United and Continental continue to push out new routes on a regular basis as the two airlines find opportunities that may not have existed before. These are all either new or restarted hub routes, and some are more interesting than others. In this last round of announcements, there was one that stuck out immediately for me: Denver to Dallas/Love Field.
Southwest fliers and Dallas old-timers know Love Field well. It was the main airport for Dallas until the monstrous DFW opened in 1974. At the time, the plan was to shift everyone over to DFW, but the airport wasn’t actually shut down. Because of that, the little startup known as Southwest decided to stick around to give itself a competitive advantage for Dallas fliers. Love is closer to the city of Dallas itself. At the time, Southwest was just a little guy so the Wright Amendment, which limited flights from Love only to surrounding states on aircraft larger than 56 seats, wasn’t a problem. But over the years, it became a bigger issue as Southwest went national.
The Wright Amendment has been expanded over the years to include some other nearby states, most recently Missouri, but Southwest wasn’t settling for these little carve-outs and went on the offensive. Southwest fought to eliminate the Wright Amendment while American and others fought to keep it in place. In the end, it was agreed to kill the Wright Amendment but it won’t really disappear until 2014. There will, however, remain a cap on the number of gates at the airport as part of the compromise.
One common misconception about the Wright Amendment, however, is that it impacts all commercial flights. That’s not the case. If you had 56 seats or fewer on an airplane, you could fly anywhere in the US. Legend Airlines decided to give this a try at the turn of the century with some airplanes in executive configurations. It was an interesting idea, but American dropped a nuclear bomb on them by fighting them in court and then eventually adding their own executive flights on the same routes. Both operations were disastrous money-losers but Legend went under and American just went back to normal, another potential competitive threat destroyed.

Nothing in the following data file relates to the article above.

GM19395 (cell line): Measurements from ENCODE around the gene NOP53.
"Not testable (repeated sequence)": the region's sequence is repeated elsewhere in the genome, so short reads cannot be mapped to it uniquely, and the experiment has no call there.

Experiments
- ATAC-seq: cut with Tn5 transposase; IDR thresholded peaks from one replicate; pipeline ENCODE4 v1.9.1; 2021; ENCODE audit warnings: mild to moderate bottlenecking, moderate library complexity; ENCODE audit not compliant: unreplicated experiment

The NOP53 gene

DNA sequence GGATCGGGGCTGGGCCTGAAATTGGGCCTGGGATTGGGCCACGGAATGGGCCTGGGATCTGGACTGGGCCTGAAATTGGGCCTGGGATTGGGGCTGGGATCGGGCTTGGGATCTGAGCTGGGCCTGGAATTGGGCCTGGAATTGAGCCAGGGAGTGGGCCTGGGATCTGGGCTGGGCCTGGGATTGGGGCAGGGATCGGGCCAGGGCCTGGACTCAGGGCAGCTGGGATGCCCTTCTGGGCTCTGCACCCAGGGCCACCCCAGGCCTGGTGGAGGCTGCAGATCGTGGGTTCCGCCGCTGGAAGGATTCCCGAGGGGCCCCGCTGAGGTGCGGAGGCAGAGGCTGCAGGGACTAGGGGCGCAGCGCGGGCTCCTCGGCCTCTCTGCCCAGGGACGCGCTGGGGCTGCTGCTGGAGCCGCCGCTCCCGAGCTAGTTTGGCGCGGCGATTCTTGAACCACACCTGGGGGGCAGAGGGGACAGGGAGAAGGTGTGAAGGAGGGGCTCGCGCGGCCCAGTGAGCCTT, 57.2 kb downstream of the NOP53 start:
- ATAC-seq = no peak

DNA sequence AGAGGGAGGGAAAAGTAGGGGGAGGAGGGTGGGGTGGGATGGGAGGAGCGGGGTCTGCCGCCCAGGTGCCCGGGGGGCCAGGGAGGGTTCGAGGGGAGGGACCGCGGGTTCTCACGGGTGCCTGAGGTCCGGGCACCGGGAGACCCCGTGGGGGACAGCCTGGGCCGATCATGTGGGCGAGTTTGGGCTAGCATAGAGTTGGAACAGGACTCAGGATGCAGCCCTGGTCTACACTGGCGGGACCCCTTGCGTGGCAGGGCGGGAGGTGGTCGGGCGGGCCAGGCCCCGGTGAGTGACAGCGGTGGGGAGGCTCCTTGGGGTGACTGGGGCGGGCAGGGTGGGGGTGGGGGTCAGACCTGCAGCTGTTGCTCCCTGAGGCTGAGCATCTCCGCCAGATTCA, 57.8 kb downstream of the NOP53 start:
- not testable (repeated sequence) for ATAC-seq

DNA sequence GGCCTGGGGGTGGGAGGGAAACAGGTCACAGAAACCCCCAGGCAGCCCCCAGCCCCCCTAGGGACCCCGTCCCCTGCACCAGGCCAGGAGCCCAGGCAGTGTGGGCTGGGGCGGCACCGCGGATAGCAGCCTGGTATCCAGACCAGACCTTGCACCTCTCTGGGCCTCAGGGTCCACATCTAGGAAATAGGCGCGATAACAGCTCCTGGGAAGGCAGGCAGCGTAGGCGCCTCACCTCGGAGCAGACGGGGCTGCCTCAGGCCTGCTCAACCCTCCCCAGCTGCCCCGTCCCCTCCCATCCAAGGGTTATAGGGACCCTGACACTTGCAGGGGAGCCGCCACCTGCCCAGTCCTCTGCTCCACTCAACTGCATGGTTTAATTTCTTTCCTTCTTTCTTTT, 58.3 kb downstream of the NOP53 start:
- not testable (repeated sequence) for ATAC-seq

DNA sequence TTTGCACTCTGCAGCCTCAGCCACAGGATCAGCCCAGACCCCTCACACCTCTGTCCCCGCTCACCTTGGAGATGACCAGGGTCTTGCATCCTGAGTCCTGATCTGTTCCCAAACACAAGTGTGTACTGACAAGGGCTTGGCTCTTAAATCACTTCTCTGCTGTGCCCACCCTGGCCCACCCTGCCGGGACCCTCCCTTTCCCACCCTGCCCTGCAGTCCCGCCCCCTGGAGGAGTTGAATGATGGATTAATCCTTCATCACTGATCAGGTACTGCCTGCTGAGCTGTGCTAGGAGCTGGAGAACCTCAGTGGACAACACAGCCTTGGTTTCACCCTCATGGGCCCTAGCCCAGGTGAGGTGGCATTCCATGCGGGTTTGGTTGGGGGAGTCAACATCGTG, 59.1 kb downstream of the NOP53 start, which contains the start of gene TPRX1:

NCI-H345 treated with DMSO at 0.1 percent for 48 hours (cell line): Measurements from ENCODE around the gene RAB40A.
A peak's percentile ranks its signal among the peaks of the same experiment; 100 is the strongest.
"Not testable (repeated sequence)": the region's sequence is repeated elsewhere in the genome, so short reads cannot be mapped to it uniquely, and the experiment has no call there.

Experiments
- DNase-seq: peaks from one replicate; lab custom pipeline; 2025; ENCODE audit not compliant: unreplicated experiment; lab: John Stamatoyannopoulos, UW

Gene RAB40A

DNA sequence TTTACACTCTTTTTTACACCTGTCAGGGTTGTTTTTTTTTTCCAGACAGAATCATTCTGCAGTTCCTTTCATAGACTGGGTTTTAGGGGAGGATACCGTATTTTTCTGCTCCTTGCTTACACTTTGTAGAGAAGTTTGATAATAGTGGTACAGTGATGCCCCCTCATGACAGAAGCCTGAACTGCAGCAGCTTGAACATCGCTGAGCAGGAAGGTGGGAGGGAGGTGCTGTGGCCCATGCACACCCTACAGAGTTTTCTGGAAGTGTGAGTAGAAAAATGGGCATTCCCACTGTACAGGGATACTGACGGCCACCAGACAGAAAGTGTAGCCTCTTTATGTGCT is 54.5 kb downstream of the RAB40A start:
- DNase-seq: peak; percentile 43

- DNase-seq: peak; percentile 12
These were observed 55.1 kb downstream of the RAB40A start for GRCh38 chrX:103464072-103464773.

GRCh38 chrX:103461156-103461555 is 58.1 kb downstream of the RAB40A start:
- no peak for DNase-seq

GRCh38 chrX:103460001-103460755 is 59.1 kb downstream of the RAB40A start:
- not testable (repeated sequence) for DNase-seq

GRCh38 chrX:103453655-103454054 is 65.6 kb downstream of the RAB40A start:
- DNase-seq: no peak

But these days, there are plenty of 50 seat jets around. While you probably don’t want to sit on those cramped sardine cans for very long, if they’re the only option out there, there could be some worthwhile routes. Southwest, of course, doesn’t operate airplanes that small, so going into Love with an airplane with 56 seats or less could result in a real opportunity. With that in mind, you’re probably wondering what took United so long to fly there from Denver at all, right?
Well, Denver to Dallas is an hour and a half flight and that’s a long time to sit on an Embraer 145 (though yes, I’ve done it and survived). While Southwest can’t fly the route nonstop, it does have single stop flights with no change. Right now, I see five of those per day and they only add about 40 minutes to the scheduled flight time because of Southwest’s quick turns. Meanwhile, you can fly United six times a day mostly on mainline airplanes to DFW. So it might be tough for United to really make this work considering all the external factors. But two things have changed with the merger that I’m guessing have led to this move.
First, Continental already flies to Love from Houston. Other than Delta’s three daily flights to Memphis, Continental has the only non-Southwest service out of Love with its seven daily on ExpressJet down to Intercontinental. So Continental has the gates and the staff set up in the airport already. That significantly decreases the cost of adding new flights there, because there are no additional infrastructure costs. United will even be using the same ERJ-145 aircraft that Continental has in there flown by the same regional airline, ExpressJet. So it’s a very simple addition and might even help with better aircraft utilization.
That alone should be plenty of reason to give this a shot. There’s not much to lose by throwing a couple of regional jets a day into a market where you already have a presence on both ends, but I think there probably is something more to it than just that. I think this is also the beginning of Continental’s more aggressive culture coming in. Continental will take chances on routes whereas United is traditionally much more conservative. After all, this route isn’t a slam dunk. Putting only two flights in a market that’s a business route may not be enough, but Continental’s mindset is that it’s worth trying. I couldn’t agree more.
[Original photo via Flickr user Cordey?]